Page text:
The wedding was held in the presence of Sub-Registrar Radhakrishnan with Mr Coutinho putting the ring on Irom Sharmila's finger. It was a simple function, however the families of the bride and groom were absent.
Earlier, the couple married under the Hindu Marriage Act and were asked by the Sub-Registrar to register it under the Special Marriage Act as their wedding was an inter-religious one.
Ms Sharmila told reporters that Kodaikanal was a peaceful place and her search for peace had ended here. The rights activist said she would raise her voice for the welfare of tribals in Kodaikanal hills.
The wedding was objected to by a local activist V Mahendran, who contended that if the couple stayed in the hills, tribals in the area would face law and order problems. However, the sub-registrar rejected the objection, clearing the decks for Ms Sharmila's wedding with Mr Coutinho.
The couple had submitted their application for marriage registration under the Special Marriage Act on July 12 and the Sub-Registrar had called for objections, if any, within 30 days time.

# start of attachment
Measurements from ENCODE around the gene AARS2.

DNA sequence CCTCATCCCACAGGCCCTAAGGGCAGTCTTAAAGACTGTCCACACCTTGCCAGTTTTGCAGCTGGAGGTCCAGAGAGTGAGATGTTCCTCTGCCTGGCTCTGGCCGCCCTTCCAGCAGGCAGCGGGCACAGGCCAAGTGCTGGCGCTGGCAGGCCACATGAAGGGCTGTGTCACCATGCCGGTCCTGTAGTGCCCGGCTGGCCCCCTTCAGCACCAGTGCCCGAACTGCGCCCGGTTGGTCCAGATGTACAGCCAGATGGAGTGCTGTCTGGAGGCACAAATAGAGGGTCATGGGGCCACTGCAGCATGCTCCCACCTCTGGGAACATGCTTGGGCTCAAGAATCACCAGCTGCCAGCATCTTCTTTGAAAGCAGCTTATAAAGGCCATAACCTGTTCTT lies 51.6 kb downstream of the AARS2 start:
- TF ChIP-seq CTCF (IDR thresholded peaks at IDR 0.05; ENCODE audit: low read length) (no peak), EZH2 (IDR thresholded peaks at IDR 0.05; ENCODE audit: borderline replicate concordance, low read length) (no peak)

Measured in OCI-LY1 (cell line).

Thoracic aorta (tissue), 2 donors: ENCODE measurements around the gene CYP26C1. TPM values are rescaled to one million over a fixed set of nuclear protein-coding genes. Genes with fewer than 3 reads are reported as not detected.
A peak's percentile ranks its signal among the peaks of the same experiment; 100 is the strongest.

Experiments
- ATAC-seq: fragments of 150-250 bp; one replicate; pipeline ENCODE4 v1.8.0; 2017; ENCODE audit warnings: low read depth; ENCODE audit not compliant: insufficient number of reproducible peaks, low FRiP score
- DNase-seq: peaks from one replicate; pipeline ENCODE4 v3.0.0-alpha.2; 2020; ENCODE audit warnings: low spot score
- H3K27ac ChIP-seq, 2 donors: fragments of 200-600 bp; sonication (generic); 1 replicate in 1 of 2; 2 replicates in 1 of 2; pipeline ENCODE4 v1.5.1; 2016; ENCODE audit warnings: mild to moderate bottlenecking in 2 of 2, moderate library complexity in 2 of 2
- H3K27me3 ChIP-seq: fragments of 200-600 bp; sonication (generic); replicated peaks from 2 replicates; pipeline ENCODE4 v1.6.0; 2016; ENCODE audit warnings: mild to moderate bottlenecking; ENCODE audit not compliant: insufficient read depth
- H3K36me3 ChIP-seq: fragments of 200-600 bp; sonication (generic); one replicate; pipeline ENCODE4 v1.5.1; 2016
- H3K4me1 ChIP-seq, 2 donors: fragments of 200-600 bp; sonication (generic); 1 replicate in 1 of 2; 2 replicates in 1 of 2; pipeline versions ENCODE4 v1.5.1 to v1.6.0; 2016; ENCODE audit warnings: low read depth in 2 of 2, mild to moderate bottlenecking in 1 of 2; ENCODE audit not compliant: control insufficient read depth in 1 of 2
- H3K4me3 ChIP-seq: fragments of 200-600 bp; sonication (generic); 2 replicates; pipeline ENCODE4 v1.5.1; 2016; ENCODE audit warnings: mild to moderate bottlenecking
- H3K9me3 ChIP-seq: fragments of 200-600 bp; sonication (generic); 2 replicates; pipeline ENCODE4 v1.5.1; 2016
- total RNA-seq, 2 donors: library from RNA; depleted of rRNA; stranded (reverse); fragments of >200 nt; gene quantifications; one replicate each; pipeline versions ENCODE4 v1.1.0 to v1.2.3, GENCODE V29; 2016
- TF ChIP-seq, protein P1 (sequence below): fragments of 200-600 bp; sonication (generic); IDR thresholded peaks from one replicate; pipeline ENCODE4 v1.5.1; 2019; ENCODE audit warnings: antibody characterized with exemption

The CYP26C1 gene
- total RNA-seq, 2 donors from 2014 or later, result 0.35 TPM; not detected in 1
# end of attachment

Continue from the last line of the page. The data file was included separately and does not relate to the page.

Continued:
A group of tribals in the area, including Palani Malai Pulaiyan and Paliyar had submitted a memorandum to the Sub-Registrar in support of the Sharmila-Coutinho wedding.
Ms Sharmila had moved to this hill town with Mr Coutinho following her defeat in the Manipur Assembly elections in March last year in which her party 'People's Resurgence and Justice Alliance' had been routed.
The 44-year-old activist had kept an indefinite fast which started on November 4, 2000, demanding withdrawal of the Armed Forces (Special Powers) Act, 1958 from Manipur. Ms Sharmila, went on to be known as the 'Iron Lady', broke her 16-year-long fast, the world's longest, on August 9, 2016 and declared that she wanted to become the chief minister so she could repeal AFSPA.